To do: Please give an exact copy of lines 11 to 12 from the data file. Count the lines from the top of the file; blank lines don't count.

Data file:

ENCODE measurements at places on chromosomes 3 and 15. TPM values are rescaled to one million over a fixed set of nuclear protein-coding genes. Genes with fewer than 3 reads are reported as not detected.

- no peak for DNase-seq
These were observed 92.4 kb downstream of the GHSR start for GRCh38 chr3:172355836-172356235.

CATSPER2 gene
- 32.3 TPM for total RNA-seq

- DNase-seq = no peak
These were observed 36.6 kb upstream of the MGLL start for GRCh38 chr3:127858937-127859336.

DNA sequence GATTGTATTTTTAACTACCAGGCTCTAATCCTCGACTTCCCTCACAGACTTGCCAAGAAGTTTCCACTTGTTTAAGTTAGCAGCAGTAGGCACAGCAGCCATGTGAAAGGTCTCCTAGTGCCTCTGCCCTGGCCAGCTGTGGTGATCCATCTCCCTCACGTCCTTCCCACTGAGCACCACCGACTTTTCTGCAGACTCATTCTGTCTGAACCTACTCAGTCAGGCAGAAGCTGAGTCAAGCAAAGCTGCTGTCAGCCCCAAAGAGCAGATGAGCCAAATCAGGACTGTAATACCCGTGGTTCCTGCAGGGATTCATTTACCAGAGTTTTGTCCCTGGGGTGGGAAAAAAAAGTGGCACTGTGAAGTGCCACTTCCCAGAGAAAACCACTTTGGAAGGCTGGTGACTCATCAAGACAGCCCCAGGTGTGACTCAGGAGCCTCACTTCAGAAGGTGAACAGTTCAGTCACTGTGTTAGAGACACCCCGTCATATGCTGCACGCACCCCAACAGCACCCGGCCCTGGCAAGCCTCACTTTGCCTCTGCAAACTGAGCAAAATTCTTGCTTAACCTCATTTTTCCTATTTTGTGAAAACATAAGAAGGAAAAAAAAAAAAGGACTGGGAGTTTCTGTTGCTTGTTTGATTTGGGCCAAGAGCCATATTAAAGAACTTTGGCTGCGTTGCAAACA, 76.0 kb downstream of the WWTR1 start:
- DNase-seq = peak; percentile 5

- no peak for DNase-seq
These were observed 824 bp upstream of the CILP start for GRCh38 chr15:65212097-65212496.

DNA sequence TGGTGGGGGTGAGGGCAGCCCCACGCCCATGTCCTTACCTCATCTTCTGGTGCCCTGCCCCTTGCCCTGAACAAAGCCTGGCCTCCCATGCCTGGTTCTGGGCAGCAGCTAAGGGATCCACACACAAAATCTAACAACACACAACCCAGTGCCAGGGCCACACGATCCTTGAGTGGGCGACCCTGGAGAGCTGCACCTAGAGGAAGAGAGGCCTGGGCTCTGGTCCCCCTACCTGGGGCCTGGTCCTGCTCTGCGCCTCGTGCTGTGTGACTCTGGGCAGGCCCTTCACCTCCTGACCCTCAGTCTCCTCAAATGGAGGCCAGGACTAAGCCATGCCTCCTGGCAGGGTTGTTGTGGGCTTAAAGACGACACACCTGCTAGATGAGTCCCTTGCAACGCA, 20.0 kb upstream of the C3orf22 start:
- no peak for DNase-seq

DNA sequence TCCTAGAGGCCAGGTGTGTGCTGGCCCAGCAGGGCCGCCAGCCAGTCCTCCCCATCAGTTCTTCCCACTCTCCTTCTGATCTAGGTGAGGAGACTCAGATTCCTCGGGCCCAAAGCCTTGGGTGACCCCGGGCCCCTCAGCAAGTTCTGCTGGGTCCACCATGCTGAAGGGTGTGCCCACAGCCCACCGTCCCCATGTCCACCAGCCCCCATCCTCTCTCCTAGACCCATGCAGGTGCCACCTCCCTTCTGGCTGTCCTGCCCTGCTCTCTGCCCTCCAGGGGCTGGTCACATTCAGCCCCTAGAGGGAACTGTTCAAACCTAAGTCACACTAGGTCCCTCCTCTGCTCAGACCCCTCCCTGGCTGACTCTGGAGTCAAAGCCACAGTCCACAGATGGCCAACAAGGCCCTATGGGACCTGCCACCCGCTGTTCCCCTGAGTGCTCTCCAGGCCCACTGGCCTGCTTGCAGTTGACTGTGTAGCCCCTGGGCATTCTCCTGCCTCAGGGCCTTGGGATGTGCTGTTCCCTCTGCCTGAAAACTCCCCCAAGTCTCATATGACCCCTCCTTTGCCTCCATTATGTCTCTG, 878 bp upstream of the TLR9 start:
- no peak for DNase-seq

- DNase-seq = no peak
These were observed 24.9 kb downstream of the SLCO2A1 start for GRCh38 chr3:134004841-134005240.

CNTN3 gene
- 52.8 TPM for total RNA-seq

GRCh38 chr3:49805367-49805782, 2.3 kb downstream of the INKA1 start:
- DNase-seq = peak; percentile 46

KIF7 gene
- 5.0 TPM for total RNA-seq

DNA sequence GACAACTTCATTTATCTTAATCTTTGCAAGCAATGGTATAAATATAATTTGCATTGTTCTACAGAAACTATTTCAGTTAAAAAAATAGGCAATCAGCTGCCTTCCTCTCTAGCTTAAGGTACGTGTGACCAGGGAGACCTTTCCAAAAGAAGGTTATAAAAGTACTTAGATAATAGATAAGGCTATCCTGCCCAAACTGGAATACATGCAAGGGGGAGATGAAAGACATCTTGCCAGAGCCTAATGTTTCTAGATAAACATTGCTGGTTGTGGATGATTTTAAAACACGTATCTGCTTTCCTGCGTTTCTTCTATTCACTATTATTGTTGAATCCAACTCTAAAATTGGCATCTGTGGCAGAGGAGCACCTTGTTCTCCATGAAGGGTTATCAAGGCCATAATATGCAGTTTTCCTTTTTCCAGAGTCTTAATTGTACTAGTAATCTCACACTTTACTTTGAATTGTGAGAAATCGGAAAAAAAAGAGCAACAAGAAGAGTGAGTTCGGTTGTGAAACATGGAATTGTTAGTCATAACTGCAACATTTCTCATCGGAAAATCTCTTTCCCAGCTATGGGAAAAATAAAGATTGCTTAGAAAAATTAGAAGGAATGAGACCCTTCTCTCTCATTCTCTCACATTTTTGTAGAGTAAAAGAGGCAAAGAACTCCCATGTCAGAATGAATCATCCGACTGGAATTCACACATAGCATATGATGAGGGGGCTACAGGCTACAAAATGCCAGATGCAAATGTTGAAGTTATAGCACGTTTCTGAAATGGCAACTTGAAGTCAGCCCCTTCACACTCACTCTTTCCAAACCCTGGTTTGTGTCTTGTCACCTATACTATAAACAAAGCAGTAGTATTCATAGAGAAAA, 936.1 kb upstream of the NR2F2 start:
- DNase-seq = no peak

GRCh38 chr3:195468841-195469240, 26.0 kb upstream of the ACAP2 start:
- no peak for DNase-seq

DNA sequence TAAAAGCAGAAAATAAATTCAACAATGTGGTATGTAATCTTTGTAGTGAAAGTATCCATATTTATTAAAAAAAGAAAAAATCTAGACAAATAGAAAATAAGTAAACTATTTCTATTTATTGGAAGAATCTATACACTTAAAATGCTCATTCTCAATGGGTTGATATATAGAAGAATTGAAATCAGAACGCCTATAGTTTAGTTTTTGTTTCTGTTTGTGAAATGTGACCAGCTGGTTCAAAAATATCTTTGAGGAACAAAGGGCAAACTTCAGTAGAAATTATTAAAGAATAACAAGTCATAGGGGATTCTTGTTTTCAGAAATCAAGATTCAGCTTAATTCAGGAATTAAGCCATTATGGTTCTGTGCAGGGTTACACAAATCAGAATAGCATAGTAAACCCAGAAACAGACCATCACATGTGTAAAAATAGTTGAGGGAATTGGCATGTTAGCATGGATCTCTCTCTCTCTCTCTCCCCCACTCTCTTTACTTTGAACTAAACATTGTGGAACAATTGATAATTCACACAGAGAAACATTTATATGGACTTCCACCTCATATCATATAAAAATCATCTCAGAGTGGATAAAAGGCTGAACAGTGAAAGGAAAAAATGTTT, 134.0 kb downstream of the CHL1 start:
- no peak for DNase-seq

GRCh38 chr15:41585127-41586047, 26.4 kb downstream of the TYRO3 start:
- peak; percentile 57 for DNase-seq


These were observed 824 bp upstream of the CILP start for GRCh38 chr15:65212097-65212496.

DNA sequence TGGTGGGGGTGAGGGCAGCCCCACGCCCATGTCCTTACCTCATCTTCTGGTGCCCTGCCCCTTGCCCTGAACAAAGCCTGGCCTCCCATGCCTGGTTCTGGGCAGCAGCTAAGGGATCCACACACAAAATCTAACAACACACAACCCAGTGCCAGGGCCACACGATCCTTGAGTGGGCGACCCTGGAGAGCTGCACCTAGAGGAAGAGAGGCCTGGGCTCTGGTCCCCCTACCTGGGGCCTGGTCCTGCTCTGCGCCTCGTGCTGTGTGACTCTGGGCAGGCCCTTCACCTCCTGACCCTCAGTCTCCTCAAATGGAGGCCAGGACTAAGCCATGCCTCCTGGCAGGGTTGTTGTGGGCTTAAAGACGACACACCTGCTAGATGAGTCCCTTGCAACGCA, 20.0 kb upstream of the C3orf22 start: